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Only Libertarians Can Face Down Colombia’s Taxi-Union Cartels

By: Daniel Raisbeck - @DanielRaisbeck - Sep 14, 2015, 3:56 pm

EspañolThe latest development in the dismal anti-Uber saga in Colombia’s capital involves video footage of several taxi drivers dangerously cornering a car they believe is using the UberX app. They then proceed to bully the passenger and accuse her of using an “illegal” service.

The young woman breaks into tears as the taxi drivers forcibly and illegally attempt to remove her from the vehicle.

Many residents of Bogotá, who have become accustomed to the unsavory behavior of local taxi unions, are probably not surprised by these despicable acts: the thuggish, threatening tone; the harassment of a frightened young girl; and the unoriginal expletives directed at the Uber driver’s mother.

What is surprising, however, is the presence of a police officer at the scene, in sight of the camera throughout the video. He remains motionless for the entire 2 minutes and 51 seconds of intense bullying and insults. He even stands idly by as the young woman pleads for his help.

The inefficiency and utter lack of authority of the Bogotá police force becomes evident when the taxi-union thugs order the officer to call a “transit-police agent to fine” the car’s driver.

The taxi drivers know full well who’s in charge. They tell the woman, without hesitation, “[your driver] is an illegal (pirata), and we are putting an end to this, OK?”

At one point the woman asks them if they think it’s alright to resort to violence in this manner. “If we have to end illegality with violence, we’ll do it,” one of the taxi drivers coolly replies.

The law of the jungle is what prevails in Bogotá, as Thucydides described: “The strong do what they can, and the weak suffer what they must.”

But not all hope is lost.

During my campaign for mayor, I have defended ride-sharing apps, like Uber, Lyft, Curb, and other competitors, at every opportunity. While other candidates remain silent on the issue, I continue to stand up for these companies, which allow consumers to choose whatever means of transportation they want and should be allowed to operate legally.

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But it is clear that this issue is not just about who provides the best and most useful service. These apps allow the people of Bogotá to circumvent powerful and violent taxi cartels, who would not be as powerful if not for the special privileges that politicians have granted them.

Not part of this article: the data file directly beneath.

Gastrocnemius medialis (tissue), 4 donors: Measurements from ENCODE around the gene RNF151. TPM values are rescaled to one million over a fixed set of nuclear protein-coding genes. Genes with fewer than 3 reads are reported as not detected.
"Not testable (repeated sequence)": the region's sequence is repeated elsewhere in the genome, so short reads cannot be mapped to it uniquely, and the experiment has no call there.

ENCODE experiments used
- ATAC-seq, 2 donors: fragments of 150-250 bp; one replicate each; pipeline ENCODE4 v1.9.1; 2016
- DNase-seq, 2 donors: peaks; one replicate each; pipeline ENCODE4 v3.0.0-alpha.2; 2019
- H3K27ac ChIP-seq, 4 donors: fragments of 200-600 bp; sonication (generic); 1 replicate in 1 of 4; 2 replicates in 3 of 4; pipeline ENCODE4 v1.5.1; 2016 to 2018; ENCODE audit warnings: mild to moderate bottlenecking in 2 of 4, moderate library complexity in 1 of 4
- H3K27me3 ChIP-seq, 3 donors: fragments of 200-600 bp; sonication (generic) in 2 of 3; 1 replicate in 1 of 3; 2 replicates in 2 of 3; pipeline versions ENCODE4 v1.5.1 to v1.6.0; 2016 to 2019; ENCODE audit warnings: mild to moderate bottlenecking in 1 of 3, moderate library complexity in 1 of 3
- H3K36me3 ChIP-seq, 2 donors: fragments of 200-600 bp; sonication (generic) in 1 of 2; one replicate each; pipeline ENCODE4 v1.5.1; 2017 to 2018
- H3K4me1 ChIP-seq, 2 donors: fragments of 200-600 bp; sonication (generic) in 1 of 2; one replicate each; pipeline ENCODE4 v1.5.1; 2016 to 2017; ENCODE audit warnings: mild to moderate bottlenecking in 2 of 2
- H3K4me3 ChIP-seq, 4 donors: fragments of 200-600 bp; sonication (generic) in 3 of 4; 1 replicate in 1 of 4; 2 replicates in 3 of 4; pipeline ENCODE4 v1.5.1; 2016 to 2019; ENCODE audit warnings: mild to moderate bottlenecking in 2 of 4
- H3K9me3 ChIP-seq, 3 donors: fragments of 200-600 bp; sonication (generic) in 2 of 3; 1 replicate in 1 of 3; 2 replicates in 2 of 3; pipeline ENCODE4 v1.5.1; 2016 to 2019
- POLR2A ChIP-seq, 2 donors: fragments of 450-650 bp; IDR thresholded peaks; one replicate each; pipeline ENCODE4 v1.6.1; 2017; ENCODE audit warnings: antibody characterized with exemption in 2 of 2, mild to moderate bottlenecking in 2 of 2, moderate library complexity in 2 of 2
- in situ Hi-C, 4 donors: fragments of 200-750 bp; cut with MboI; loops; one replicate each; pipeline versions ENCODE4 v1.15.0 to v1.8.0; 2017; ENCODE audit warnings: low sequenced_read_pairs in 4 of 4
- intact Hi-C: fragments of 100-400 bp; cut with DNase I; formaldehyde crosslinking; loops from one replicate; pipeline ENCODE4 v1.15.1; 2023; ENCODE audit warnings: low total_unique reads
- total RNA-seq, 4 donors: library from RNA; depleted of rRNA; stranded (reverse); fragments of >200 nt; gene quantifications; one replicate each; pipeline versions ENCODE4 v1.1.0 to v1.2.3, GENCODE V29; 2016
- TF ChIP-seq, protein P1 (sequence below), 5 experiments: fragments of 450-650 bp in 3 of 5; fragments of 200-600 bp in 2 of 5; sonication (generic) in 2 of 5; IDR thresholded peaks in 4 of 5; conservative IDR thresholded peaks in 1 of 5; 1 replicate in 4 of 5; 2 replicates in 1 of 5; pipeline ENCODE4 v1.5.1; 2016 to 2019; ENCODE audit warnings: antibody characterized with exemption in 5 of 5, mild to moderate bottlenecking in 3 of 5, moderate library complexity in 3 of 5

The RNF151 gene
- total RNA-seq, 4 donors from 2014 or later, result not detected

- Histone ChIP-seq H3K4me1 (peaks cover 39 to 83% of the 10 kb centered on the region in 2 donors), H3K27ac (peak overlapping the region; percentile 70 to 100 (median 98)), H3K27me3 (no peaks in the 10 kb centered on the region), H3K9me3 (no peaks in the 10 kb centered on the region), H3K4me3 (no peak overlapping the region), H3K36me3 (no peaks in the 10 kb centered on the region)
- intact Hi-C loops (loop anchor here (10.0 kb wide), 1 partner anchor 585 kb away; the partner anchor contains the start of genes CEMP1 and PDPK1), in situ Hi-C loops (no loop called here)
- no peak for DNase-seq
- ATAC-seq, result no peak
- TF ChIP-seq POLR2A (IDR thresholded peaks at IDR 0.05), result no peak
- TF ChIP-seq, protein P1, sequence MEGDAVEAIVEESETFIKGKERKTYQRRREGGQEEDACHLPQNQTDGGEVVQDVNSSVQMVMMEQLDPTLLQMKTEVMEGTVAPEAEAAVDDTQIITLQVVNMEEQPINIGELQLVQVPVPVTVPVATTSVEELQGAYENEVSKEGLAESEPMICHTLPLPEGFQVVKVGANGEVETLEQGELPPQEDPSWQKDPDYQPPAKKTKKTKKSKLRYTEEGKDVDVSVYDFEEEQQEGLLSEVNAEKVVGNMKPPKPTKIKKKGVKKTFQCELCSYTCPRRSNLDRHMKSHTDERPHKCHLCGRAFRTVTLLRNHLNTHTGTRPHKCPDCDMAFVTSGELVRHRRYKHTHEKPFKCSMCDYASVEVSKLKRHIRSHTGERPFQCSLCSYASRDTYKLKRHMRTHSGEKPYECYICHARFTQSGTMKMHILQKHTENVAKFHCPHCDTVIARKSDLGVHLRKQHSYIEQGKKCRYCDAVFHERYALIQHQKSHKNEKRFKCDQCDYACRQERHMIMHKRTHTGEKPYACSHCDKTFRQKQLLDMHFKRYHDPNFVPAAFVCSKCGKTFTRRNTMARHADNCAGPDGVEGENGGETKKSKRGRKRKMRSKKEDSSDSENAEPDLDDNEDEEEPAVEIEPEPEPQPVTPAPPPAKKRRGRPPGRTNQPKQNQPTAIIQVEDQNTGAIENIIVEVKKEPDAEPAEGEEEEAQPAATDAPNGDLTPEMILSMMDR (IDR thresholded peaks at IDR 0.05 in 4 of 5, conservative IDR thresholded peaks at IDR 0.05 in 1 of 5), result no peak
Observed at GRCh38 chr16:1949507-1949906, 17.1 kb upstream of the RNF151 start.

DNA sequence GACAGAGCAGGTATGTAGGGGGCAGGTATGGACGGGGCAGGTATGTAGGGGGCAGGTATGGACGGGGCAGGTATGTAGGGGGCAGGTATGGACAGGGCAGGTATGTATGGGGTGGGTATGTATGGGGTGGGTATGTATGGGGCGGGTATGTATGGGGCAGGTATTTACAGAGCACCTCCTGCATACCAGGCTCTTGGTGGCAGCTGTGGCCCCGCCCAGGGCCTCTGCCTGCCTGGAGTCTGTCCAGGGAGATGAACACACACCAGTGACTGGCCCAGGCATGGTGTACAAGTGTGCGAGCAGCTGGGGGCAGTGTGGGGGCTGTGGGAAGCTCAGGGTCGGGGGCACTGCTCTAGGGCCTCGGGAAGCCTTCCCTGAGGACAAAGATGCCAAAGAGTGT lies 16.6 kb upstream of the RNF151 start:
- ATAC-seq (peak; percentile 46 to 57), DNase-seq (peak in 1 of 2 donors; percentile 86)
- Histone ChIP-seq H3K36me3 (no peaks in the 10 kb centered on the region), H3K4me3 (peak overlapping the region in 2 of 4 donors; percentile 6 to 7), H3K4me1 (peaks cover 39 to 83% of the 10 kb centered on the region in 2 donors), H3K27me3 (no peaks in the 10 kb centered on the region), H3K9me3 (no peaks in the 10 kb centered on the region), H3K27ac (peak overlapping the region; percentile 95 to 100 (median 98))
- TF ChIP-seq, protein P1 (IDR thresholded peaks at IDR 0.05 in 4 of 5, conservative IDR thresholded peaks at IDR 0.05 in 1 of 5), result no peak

If taxi drivers have any reason at all to take justice into their own hands — which is completely unacceptable —  it is inability of heavyweight politicos to keep the promises they made in order to win their votes.

It’s worth remembering, for example, that during last year’s presidential campaign, President Juan Manuel Santos, Rafael Pardo, and Germán Vargas Lleras promised over 1,000 taxi drivers that they would “remove from the market the apps that promote unlawful behavior.”

But as the successful British entrepreneur Paul Graham said: “Uber is so obviously a good thing that you can measure how corrupt cities are by how hard they try to suppress it.”

Ultimately, Uber and other similar apps represent digital innovation and the empowerment of citizens at the expense of union mafias and special-interest groups.

A libertarian administration in Bogotá would welcome and foster fair competition between them, because free markets benefit consumers, and our policies focus on the consumer.

As for the taxis, they would be allowed to operate without paying the absurd taxes that are currently in place. We would begin by eliminating the license quotas that artificially inflate the price of a taxi license, and those who have already paid will receive tax breaks until they are fully compensated.

However, a license to operate a taxi in Bogotá will not mean carte blanche to provide low-quality service, scare innocent people, or boss the police around. We would roll out a ratings system similar to Uber, allowing users to rate taxi drivers. Those who do not maintain high-quality standards will lose their right to operate a taxi.

Regarding the police, we will follow the example of former Mayor Antanas Mockus and send officers to be trained in universities, where they will learn how to peacefully solve problems. This video is proof that a return to a true civic culture is essential for the safety of Bogotá residents.

Translated by Adam Dubove and Guillermo Jimenez.

Daniel Raisbeck Daniel Raisbeck

Daniel Raisbeck is the PanAm Post's Chief Editor. He ran for Mayor of Bogotá in 2015 as an independent candidate. Follow him @DanielRaisbeck.